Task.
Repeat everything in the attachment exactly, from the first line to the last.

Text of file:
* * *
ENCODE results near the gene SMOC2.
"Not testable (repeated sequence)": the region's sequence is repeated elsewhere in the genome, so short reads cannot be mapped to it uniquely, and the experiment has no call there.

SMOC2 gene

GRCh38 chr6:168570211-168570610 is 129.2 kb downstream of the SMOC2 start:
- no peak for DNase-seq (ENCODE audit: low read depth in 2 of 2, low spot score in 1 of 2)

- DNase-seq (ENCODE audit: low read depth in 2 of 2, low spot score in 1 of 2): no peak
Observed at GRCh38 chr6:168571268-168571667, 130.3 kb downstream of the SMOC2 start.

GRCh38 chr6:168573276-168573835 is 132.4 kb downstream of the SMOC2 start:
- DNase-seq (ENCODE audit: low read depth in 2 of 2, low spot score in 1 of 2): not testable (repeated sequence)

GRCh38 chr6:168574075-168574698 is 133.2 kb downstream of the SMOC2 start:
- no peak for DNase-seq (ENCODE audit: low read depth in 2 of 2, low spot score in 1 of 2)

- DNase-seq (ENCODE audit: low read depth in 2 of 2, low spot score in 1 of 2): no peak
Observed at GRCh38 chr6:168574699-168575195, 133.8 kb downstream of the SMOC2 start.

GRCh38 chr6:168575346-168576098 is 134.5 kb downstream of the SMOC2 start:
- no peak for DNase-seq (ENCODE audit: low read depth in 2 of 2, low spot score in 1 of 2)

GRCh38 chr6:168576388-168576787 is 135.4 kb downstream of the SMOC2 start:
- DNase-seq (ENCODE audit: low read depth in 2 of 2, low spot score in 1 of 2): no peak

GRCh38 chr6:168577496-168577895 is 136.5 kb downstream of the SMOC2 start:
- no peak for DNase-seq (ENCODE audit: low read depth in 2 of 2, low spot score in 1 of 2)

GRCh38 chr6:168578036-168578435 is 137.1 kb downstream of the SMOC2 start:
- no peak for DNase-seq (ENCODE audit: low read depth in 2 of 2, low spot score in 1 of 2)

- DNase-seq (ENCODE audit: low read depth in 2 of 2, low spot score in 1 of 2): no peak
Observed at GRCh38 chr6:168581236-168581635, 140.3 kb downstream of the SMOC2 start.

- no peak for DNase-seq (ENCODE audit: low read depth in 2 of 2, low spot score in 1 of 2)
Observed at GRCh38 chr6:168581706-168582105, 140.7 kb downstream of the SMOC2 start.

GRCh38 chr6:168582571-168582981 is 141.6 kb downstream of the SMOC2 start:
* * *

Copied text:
ENCODE results near the gene SMOC2.
"Not testable (repeated sequence)": the region's sequence is repeated elsewhere in the genome, so short reads cannot be mapped to it uniquely, and the experiment has no call there.

SMOC2 gene

GRCh38 chr6:168570211-168570610 is 129.2 kb downstream of the SMOC2 start:
- no peak for DNase-seq (ENCODE audit: low read depth in 2 of 2, low spot score in 1 of 2)

- DNase-seq (ENCODE audit: low read depth in 2 of 2, low spot score in 1 of 2): no peak
Observed at GRCh38 chr6:168571268-168571667, 130.3 kb downstream of the SMOC2 start.

GRCh38 chr6:168573276-168573835 is 132.4 kb downstream of the SMOC2 start:
- DNase-seq (ENCODE audit: low read depth in 2 of 2, low spot score in 1 of 2): not testable (repeated sequence)

GRCh38 chr6:168574075-168574698 is 133.2 kb downstream of the SMOC2 start:
- no peak for DNase-seq (ENCODE audit: low read depth in 2 of 2, low spot score in 1 of 2)

- DNase-seq (ENCODE audit: low read depth in 2 of 2, low spot score in 1 of 2): no peak
Observed at GRCh38 chr6:168574699-168575195, 133.8 kb downstream of the SMOC2 start.

GRCh38 chr6:168575346-168576098 is 134.5 kb downstream of the SMOC2 start:
- no peak for DNase-seq (ENCODE audit: low read depth in 2 of 2, low spot score in 1 of 2)

GRCh38 chr6:168576388-168576787 is 135.4 kb downstream of the SMOC2 start:
- DNase-seq (ENCODE audit: low read depth in 2 of 2, low spot score in 1 of 2): no peak

GRCh38 chr6:168577496-168577895 is 136.5 kb downstream of the SMOC2 start:
- no peak for DNase-seq (ENCODE audit: low read depth in 2 of 2, low spot score in 1 of 2)

GRCh38 chr6:168578036-168578435 is 137.1 kb downstream of the SMOC2 start:
- no peak for DNase-seq (ENCODE audit: low read depth in 2 of 2, low spot score in 1 of 2)

- DNase-seq (ENCODE audit: low read depth in 2 of 2, low spot score in 1 of 2): no peak
Observed at GRCh38 chr6:168581236-168581635, 140.3 kb downstream of the SMOC2 start.

- no peak for DNase-seq (ENCODE audit: low read depth in 2 of 2, low spot score in 1 of 2)
Observed at GRCh38 chr6:168581706-168582105, 140.7 kb downstream of the SMOC2 start.

GRCh38 chr6:168582571-168582981 is 141.6 kb downstream of the SMOC2 start: